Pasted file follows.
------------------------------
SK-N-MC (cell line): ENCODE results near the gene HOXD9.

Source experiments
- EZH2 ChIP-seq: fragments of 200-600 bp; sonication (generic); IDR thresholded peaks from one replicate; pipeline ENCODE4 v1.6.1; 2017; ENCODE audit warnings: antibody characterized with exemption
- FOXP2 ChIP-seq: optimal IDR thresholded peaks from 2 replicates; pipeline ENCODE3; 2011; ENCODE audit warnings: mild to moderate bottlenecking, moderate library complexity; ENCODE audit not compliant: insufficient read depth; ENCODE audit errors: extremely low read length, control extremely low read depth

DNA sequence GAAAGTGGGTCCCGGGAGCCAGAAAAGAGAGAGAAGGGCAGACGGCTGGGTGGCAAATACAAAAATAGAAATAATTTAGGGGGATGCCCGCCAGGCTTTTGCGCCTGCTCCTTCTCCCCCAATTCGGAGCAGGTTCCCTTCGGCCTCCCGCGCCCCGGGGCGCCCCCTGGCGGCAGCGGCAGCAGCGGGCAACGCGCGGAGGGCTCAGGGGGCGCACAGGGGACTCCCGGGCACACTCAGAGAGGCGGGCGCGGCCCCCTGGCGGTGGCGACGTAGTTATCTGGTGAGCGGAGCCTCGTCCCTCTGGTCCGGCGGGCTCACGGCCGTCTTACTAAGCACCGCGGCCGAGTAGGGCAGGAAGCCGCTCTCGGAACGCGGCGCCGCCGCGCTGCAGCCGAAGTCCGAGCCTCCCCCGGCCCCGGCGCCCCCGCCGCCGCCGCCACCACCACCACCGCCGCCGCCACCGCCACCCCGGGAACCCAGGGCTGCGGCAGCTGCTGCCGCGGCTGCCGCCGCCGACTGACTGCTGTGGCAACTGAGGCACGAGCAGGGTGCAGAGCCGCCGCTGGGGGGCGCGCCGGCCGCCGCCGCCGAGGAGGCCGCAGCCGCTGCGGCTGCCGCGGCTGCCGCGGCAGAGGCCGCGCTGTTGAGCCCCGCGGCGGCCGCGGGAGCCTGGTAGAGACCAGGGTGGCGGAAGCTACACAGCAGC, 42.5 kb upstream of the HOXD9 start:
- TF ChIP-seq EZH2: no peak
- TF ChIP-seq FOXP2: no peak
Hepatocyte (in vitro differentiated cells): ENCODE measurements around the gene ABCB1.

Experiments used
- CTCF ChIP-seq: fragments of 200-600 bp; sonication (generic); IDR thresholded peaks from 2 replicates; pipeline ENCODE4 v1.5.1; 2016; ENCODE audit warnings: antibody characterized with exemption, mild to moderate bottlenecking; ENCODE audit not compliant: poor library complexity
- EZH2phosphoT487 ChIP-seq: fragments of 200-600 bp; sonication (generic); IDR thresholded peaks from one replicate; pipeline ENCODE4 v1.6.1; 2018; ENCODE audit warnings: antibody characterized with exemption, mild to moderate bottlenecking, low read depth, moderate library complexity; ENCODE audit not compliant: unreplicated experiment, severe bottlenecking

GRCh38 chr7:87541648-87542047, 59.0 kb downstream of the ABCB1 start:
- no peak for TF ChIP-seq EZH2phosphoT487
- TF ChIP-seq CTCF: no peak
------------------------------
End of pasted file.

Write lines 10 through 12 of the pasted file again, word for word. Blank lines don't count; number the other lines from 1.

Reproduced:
- CTCF ChIP-seq: fragments of 200-600 bp; sonication (generic); IDR thresholded peaks from 2 replicates; pipeline ENCODE4 v1.5.1; 2016; ENCODE audit warnings: antibody characterized with exemption, mild to moderate bottlenecking; ENCODE audit not compliant: poor library complexity
- EZH2phosphoT487 ChIP-seq: fragments of 200-600 bp; sonication (generic); IDR thresholded peaks from one replicate; pipeline ENCODE4 v1.6.1; 2018; ENCODE audit warnings: antibody characterized with exemption, mild to moderate bottlenecking, low read depth, moderate library complexity; ENCODE audit not compliant: unreplicated experiment, severe bottlenecking

GRCh38 chr7:87541648-87542047, 59.0 kb downstream of the ABCB1 start: